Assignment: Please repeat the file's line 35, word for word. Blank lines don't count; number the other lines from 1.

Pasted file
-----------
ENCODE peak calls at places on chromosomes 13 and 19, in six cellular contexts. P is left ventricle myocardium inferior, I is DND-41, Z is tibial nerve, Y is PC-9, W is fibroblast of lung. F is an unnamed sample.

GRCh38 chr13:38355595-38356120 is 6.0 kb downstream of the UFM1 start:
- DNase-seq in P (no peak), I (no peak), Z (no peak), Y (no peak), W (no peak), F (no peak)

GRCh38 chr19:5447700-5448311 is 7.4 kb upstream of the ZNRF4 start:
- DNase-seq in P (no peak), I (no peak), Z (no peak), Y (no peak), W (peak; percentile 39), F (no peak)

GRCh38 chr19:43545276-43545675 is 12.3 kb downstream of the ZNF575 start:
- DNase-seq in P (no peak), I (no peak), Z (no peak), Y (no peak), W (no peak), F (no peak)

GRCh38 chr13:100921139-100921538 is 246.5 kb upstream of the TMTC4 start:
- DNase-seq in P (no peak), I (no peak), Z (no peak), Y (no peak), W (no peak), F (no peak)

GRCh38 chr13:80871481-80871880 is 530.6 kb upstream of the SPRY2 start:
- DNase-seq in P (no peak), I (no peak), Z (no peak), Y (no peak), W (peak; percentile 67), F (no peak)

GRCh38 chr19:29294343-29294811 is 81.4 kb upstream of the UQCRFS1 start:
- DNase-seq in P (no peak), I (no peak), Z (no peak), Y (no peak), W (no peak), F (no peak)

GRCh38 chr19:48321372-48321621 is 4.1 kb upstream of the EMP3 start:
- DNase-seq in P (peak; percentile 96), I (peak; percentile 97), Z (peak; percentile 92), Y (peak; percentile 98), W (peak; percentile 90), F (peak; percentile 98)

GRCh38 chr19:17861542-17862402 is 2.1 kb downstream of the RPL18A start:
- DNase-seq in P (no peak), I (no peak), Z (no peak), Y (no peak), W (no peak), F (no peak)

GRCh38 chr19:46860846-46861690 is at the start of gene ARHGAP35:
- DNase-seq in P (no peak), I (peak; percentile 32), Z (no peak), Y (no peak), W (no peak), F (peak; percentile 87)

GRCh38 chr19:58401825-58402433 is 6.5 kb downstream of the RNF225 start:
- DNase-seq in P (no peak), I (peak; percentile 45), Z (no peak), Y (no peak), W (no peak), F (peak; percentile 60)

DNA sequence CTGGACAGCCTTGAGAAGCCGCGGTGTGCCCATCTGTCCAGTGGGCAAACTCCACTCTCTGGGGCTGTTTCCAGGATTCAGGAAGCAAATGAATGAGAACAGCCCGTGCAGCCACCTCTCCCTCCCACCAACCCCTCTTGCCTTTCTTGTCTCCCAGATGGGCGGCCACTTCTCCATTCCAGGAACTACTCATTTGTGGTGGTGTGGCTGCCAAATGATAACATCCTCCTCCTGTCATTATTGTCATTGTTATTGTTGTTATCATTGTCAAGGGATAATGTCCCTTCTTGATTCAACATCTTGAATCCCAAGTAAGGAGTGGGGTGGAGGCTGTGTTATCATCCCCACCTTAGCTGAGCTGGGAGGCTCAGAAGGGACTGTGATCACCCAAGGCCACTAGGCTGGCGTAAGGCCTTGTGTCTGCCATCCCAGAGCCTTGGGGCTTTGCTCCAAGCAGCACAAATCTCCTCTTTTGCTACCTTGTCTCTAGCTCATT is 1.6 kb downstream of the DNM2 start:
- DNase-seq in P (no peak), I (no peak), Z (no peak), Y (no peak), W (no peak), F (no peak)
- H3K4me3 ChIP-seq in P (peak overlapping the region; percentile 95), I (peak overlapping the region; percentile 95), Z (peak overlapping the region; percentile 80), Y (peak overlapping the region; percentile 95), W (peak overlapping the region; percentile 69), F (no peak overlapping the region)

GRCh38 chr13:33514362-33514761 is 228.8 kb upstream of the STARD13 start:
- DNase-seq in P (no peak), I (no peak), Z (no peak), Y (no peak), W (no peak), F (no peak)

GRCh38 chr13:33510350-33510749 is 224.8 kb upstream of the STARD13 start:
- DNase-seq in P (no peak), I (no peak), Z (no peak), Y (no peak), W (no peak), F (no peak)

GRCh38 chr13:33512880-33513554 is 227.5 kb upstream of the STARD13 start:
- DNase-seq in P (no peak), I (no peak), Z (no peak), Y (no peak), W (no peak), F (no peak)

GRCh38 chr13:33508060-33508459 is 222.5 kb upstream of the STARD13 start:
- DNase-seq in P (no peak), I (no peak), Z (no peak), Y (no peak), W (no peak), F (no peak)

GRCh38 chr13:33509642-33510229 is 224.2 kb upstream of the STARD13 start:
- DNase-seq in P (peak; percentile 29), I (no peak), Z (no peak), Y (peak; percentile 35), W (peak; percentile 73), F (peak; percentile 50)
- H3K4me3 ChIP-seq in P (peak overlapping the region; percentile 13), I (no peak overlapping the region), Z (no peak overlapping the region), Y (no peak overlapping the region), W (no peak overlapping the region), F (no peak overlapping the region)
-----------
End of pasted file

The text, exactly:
- H3K4me3 ChIP-seq in P (peak overlapping the region; percentile 13), I (no peak overlapping the region), Z (no peak overlapping the region), Y (no peak overlapping the region), W (no peak overlapping the region), F (no peak overlapping the region)